Just as investors should have known in mid-February that there was trouble ahead, they’d be well-advised to look at the reality that’s presented to them now and be just as circumspect. China may have gotten past the worst of Covid-19, but the world is just starting to grapple with it and a major economic shock is looming.
Now, as we digest Tencent’s fourth-quarter numbers and muddy outlook, these stocks have continued to drop. As have group-buying outfit Pinduoduo Inc. and internet companies Sina Corp. and Weibo Corp.Yet despite declines of a third or more in market value, some of China’s internet darlings are trading at levels seen as recently as three months ago. Tencent, for example, is back where it was Dec. 5. This indicates that investors aren’t pricing in a big economic jolt, but merely a minor bump on the highway of fast growth and climbing profits.
In its investor conference call late Wednesday, Tencent didn’t give explicit details on what to expect this quarter. The company did note that the payments business, now one of its fastest-growing units, will post a drop in revenue, offset by a reduction in marketing costs. By comparison, Baidu, Weibo, and Sina all gave specific sales guidance — each predicted declines of 15% to 20% from a year earlier.
It’s clearly going to be a tough first quarter, but executives spent much time on their conference calls talking up their future prospects in the belief that this is a minor blip. Robin Li, Baidu’s chairman and chief executive, defended his optimism by claiming that expenditure will merely be delayed: “If you plan to get married, you are still going to marry. If you’re trying to buy a car, you are still buying a car.”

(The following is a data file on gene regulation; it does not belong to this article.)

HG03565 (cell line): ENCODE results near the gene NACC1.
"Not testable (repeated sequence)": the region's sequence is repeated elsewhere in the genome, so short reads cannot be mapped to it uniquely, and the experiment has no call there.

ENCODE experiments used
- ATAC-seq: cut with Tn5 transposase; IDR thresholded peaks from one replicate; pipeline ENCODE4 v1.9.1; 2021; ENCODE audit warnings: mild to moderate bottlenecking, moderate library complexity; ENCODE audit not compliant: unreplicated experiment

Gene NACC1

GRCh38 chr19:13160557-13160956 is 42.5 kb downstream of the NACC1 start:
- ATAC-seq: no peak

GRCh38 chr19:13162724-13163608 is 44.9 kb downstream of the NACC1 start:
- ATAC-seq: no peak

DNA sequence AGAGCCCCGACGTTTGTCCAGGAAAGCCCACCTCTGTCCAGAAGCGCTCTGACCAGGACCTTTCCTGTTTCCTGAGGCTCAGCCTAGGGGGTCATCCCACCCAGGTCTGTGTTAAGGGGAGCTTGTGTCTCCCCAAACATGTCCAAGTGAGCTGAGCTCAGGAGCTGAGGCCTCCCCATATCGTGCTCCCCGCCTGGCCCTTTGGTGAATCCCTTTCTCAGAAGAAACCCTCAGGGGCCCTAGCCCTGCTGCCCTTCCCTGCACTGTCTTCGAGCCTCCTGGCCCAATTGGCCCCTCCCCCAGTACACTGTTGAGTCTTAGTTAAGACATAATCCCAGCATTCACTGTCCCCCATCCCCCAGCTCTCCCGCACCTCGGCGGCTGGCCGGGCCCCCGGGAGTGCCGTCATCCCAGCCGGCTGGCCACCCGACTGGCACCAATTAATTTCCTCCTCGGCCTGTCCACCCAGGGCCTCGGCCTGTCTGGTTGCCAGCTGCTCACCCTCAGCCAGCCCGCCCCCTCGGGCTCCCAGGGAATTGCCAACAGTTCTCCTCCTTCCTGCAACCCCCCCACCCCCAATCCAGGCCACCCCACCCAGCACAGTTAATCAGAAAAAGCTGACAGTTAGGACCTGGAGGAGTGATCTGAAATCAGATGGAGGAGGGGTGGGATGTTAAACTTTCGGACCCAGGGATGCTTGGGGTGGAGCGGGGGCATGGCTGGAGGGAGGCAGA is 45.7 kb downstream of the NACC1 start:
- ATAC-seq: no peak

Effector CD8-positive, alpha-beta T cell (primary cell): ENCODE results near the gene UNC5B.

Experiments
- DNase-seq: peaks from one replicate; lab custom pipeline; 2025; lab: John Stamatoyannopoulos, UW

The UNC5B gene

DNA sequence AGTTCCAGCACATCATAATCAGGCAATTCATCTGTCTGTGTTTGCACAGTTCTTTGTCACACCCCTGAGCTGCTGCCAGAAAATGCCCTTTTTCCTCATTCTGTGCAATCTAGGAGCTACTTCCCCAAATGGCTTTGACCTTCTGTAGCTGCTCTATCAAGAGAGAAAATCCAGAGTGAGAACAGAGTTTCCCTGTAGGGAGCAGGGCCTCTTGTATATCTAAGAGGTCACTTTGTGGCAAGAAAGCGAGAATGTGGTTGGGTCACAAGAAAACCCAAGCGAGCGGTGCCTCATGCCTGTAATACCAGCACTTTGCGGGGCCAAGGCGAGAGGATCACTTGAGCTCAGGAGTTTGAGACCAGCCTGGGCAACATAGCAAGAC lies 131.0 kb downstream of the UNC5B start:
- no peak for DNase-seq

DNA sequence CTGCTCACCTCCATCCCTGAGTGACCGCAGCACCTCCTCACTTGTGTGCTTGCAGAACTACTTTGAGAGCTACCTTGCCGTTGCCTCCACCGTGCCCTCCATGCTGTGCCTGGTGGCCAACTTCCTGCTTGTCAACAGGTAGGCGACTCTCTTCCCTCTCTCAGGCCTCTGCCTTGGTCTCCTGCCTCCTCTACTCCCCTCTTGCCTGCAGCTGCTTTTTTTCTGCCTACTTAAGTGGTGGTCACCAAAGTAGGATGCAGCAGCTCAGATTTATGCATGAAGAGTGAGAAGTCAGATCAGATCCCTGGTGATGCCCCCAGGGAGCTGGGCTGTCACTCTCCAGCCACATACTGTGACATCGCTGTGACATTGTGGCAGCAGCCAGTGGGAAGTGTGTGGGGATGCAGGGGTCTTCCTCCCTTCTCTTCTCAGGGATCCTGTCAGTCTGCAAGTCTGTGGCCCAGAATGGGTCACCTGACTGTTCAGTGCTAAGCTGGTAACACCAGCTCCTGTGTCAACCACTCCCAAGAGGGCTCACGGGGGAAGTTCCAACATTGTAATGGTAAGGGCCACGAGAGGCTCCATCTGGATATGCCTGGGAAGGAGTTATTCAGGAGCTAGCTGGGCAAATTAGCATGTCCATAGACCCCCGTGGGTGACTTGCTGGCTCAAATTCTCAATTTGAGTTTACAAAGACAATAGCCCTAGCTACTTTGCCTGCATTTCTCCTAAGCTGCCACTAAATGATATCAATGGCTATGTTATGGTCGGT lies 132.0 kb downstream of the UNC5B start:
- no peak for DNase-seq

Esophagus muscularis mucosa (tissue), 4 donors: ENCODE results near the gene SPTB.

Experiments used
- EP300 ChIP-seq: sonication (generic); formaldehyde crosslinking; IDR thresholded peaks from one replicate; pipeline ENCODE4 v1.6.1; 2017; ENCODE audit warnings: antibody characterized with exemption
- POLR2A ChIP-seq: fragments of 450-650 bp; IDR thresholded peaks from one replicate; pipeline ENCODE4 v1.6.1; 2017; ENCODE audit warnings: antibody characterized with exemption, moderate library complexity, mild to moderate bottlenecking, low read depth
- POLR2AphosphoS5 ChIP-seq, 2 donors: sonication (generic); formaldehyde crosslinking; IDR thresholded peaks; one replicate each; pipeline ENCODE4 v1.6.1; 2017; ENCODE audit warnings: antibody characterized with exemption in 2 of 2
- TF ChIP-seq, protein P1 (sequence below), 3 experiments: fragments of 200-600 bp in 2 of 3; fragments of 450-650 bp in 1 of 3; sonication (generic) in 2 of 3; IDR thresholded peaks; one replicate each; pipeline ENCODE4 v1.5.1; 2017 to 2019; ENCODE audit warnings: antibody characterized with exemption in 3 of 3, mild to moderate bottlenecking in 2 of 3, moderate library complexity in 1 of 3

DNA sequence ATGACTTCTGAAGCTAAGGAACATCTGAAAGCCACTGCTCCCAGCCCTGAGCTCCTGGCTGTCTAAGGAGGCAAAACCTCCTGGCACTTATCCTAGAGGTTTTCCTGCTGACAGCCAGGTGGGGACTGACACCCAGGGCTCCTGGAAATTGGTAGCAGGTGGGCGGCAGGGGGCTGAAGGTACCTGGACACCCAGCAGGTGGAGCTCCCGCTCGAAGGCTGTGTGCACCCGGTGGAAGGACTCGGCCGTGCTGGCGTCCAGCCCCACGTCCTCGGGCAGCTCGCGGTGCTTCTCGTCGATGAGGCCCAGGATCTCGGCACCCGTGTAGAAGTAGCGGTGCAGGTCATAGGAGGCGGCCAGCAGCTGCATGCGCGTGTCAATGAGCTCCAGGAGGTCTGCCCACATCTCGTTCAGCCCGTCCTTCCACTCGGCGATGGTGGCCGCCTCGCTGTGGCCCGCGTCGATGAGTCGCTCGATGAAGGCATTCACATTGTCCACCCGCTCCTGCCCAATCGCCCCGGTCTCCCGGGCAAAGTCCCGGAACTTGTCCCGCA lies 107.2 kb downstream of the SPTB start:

I can’t help wondering if these business leaders are looking too closely at China’s Covid-19 case count, and correlating a decline in new patients to an immediate rebound in revenue. Certainly, the mood on the ground has brightened and workers are returning to their posts.
However, they may not sufficiently be taking on board that the disease has gone global. The disparate attempts in Europe and the Americas to bring it under control mean that any resolution won’t come quickly. It may be the case that with their revenue coming almost exclusively from domestic consumers, they believe a wider meltdown won’t cause much pain.That may be a little naive. Exports account for an important portion of China’s gross domestic product and occupy a significant part of its labor force. Foxconn Technology Group, for example, is the largest private employer in China and gets more than half its revenue from Apple Inc. If orders at these businesses dry up, Chinese consumers will need to reduce expenditure.
Last year, I noted that what may save Chinese internet companies is their shift to a post-growth era by trimming costs such as marketing, which some pragmatic executives have done. They’re going to need to adapt again, this time to reflect a world that truly is connected, and where an external shock could quickly become a local problem.
Chinese tech companies may think they’ve got through the worst of the storm. They’d better brace themselves for the fact that there is nowhere to hide.
This column does not necessarily reflect the opinion of Bloomberg LP and its owners.
Tim Culpan is a Bloomberg Opinion columnist covering technology. He previously covered technology for Bloomberg News.
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